BRITTANY GEROW/THE VARSITY

A recent study published in the journal Molecular Biology and Evolution has provided strong evidence as to why many organisms reproduce sexually.

There has been long-running debate on the benefits of sexual reproduction compared to asexual reproduction. Some argue that asexual reproduction is advantageous as it does not involve resource-consuming and laborious tasks part of sexual reproduction.

However, the argument that sexual reproduction has benefits from a genetic view still persists.

The authors of the paper include post-doctoral candidate Dr. Jesse Hollister and his advisors, University of Toronto professors Dr. Stephen Wright and Dr. Marc Johnson. The three looked at various species of the evening primrose, known as Oenothera, to study the effects of sexual reproduction.

Johnson studies the evolutionary consequences of the loss of sex in evening primrose and looks at the effects sexual reproduction has on defense genes.

“There is lots of theoretical evidence to suggest that when you lose sex, that your ability to adapt to parasites is hindered,” he told The Varsity in a phone interview.

Despite the many years of studying theoretical evidence about why organisms have sex, Johnson says that virtually no work looking at the molecular evolution has been done.

The team studied 30 pairs of species, with one species in the pair reproducing asexually and the other sexually. They looked at genetic variation in species pairs and the amount of deleterious mutations accumulating in each mating type. This study was done with the assistance of the 1,000-plant transcriptome initiative headed at the University of Alberta and supported by BGI-Shenzhen in China.

“We’ve answered the question with a sledge-hammer,” Johnson says, “This is the first solid molecular evidence that loss of sex is associated with the accumulation of deleterious mutations across the entire genome.”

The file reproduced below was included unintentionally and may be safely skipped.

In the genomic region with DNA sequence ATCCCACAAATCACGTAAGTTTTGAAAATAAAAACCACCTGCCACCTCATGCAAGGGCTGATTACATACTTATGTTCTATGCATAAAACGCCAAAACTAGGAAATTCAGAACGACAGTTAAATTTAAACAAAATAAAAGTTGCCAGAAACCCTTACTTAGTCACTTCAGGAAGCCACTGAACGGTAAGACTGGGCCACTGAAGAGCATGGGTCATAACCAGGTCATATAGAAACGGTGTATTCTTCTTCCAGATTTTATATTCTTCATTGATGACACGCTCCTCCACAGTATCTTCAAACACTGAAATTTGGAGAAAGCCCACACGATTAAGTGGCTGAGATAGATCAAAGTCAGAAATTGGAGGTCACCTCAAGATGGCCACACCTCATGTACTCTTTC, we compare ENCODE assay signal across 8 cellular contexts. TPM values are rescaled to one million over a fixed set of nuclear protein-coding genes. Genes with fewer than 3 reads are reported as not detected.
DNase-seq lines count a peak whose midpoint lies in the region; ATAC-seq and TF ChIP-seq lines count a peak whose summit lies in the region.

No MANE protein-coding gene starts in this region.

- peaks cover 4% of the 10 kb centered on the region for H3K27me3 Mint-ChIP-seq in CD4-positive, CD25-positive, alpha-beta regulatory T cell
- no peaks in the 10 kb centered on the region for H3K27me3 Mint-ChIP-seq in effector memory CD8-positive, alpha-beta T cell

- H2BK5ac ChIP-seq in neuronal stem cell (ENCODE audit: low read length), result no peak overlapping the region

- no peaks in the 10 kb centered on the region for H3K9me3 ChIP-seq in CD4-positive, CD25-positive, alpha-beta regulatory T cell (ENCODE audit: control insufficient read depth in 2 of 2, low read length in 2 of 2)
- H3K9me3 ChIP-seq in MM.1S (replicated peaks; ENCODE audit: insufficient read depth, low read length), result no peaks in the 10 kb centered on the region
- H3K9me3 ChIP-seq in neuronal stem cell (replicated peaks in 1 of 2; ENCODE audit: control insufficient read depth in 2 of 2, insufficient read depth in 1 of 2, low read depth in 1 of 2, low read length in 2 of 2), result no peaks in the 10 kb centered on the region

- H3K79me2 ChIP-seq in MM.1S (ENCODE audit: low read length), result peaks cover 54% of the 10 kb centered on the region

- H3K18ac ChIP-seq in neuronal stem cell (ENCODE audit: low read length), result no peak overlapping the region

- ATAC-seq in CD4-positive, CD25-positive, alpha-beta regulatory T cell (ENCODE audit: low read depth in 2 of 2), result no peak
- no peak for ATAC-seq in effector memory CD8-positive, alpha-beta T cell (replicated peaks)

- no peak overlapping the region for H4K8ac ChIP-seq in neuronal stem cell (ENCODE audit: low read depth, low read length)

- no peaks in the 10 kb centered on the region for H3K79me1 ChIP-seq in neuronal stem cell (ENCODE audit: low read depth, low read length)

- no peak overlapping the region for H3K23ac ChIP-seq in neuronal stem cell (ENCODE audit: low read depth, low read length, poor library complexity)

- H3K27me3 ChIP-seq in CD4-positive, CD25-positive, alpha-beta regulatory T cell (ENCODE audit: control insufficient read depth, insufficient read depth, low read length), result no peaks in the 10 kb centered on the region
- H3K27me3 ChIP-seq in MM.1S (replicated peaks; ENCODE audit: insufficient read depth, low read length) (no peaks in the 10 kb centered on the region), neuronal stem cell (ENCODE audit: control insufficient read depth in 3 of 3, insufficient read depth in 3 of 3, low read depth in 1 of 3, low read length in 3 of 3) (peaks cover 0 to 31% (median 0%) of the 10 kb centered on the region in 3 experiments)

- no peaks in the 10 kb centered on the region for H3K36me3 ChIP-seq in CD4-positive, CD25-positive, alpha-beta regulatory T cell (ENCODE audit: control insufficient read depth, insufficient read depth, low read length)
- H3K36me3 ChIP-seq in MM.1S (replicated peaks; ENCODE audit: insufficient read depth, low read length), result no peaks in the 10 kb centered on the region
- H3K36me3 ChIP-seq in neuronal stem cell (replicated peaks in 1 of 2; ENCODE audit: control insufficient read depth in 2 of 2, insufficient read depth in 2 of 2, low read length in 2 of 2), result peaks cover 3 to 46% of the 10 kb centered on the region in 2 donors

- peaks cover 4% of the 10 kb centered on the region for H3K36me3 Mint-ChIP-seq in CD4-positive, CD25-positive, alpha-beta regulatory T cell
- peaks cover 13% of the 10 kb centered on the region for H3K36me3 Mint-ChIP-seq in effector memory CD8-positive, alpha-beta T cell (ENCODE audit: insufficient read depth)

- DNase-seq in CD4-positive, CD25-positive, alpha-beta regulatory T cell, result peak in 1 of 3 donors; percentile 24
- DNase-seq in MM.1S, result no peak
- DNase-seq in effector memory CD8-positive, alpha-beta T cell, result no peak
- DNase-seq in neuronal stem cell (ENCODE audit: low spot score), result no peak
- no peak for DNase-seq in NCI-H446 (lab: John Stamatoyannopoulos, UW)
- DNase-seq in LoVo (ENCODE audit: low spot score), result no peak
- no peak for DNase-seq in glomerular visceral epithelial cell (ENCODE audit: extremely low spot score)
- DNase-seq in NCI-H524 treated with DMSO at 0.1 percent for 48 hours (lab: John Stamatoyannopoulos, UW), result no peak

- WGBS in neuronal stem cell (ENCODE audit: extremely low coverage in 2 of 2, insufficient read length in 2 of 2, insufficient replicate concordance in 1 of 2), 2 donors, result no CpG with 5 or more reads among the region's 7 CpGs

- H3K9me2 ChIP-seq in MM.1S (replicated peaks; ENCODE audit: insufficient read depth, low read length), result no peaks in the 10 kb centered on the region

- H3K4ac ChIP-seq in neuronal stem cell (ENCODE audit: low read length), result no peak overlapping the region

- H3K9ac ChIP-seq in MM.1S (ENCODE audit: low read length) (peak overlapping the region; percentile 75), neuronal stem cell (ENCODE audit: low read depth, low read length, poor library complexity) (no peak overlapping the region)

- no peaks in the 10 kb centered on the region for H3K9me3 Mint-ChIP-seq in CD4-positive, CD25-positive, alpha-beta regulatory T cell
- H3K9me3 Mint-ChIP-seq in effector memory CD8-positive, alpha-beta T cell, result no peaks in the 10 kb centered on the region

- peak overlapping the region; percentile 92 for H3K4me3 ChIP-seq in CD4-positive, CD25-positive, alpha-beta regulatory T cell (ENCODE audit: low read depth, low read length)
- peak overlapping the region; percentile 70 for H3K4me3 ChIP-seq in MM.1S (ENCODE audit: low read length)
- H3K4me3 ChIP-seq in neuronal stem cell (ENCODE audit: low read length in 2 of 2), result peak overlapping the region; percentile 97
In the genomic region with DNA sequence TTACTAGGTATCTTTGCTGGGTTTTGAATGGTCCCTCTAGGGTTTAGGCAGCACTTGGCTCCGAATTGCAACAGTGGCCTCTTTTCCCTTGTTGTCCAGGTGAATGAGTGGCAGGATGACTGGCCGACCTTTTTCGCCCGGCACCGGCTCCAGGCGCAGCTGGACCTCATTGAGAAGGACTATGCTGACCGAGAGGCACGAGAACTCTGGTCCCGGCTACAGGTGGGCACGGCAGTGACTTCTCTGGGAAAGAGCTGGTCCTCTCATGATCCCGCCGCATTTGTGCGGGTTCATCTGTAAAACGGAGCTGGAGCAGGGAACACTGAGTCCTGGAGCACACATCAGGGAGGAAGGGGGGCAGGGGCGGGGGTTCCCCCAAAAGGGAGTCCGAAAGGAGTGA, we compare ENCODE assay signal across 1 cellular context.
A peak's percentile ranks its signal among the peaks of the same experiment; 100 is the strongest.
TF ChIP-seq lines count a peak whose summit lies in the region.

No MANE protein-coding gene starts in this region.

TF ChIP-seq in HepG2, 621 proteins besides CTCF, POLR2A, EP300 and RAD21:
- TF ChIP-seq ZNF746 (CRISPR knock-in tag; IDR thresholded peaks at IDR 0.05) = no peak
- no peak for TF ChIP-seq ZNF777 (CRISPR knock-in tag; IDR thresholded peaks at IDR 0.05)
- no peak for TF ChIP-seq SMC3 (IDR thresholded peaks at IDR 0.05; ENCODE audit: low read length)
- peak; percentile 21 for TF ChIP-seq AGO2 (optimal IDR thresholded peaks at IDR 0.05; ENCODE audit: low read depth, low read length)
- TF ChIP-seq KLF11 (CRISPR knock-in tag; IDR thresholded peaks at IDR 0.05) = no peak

The study serves as empirical evidence to support the theoretical work done for many years previous.

The team showed that asexual species of Oenothera accumulate more deleterious mutations than sexual species. The paper concluded that sexual reproduction is beneficial from a genetic perspective because species do not accumulate harmful mutations as easily as in asexual reproduction due to the recombination of genes.

During sexual reproduction, the genes are separated and shuffled. These genes have the ability to recombine and prevent deleterious mutations from being inherited in the offspring. Conversely, in asexual reproduction, the species makes copies of its genome, passing on all its mutations to the next generation.

Johnson says that upcoming research will focus on understanding how loss of sex influences co-evolution with parasites, and says that he will continue to use evening primrose for studying the consequences of loss of sex.

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